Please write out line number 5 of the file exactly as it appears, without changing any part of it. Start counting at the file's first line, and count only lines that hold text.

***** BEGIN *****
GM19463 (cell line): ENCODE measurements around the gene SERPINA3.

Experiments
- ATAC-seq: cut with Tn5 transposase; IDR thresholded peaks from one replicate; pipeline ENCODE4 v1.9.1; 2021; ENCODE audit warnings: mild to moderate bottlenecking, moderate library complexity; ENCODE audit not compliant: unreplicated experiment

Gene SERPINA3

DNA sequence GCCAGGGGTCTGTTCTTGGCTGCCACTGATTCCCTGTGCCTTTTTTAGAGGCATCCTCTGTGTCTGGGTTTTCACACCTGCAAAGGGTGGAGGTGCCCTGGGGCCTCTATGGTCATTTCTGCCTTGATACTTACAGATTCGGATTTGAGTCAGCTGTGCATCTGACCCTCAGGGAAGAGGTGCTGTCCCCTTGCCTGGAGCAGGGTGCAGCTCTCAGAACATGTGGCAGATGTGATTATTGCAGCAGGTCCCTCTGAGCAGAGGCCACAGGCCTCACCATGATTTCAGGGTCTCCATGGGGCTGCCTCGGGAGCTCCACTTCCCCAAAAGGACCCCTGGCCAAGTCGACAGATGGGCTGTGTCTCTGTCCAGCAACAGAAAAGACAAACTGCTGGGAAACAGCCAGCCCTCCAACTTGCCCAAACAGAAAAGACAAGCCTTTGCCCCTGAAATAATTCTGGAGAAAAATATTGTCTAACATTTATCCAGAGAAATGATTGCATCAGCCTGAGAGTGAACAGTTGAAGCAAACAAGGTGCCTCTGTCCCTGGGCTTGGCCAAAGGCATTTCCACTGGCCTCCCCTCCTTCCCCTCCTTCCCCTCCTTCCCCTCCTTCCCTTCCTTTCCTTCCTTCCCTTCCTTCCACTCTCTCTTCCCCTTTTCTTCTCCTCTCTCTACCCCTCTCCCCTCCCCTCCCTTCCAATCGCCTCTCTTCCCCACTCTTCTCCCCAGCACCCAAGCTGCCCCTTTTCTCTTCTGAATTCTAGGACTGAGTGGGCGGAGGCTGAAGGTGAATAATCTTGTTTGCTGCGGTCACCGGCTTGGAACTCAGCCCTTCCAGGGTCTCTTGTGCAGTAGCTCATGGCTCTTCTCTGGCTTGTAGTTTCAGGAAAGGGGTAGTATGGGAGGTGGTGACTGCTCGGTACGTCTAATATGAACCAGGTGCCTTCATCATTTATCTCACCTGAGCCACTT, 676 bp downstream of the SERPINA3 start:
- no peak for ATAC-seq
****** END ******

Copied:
DNA sequence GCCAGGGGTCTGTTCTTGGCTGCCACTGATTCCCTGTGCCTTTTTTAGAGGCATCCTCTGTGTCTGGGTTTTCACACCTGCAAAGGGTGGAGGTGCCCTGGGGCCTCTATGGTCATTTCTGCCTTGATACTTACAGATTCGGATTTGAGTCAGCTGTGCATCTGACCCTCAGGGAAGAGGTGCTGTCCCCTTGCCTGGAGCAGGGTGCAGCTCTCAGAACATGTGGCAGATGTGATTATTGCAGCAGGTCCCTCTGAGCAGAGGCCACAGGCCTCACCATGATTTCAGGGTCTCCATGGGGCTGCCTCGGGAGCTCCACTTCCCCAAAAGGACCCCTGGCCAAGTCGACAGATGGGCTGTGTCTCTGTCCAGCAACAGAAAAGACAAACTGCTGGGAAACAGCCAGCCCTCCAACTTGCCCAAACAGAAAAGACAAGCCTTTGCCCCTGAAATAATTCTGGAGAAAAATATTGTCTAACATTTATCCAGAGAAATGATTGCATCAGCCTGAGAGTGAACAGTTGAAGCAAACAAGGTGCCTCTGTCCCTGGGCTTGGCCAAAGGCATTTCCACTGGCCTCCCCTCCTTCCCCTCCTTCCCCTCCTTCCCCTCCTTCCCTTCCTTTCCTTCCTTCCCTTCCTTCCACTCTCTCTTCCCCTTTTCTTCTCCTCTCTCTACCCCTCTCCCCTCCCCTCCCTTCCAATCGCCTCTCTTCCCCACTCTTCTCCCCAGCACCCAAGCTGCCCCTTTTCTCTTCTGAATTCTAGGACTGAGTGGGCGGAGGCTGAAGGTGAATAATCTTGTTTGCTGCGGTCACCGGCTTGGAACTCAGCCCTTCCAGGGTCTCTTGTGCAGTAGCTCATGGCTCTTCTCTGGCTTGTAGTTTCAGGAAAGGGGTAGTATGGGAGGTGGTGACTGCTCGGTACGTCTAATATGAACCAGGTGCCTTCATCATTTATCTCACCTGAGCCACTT, 676 bp downstream of the SERPINA3 start: